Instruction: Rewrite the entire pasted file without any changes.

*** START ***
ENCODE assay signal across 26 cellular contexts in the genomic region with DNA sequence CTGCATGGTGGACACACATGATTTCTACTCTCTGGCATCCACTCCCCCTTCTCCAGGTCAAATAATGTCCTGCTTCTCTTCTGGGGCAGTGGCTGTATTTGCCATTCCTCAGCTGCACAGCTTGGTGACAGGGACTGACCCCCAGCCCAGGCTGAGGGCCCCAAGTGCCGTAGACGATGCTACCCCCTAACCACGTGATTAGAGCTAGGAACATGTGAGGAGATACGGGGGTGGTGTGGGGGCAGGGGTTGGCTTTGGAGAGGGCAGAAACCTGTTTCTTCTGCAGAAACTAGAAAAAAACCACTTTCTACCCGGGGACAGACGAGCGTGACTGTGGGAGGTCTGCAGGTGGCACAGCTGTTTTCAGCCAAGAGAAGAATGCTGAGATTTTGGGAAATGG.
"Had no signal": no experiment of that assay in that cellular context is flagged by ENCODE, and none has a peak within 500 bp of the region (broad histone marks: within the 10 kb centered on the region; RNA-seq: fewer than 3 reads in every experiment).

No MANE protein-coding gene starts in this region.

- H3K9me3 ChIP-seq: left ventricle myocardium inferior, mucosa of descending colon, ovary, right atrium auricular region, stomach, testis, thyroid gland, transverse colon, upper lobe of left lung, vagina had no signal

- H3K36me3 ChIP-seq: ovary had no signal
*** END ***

ENCODE assay signal across 26 cellular contexts in the genomic region with DNA sequence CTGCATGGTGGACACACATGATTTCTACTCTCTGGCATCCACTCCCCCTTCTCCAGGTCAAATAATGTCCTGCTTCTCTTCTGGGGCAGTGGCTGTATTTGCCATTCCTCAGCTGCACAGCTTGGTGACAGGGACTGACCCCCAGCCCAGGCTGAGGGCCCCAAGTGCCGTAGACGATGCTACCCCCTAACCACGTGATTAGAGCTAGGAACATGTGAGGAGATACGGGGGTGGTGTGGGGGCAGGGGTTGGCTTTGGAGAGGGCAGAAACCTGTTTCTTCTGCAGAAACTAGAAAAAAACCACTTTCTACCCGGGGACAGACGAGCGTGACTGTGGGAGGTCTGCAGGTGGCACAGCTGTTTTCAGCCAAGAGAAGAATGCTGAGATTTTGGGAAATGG.
"Had no signal": no experiment of that assay in that cellular context is flagged by ENCODE, and none has a peak within 500 bp of the region (broad histone marks: within the 10 kb centered on the region; RNA-seq: fewer than 3 reads in every experiment).

No MANE protein-coding gene starts in this region.

- H3K9me3 ChIP-seq: left ventricle myocardium inferior, mucosa of descending colon, ovary, right atrium auricular region, stomach, testis, thyroid gland, transverse colon, upper lobe of left lung, vagina had no signal

- H3K36me3 ChIP-seq: ovary had no signal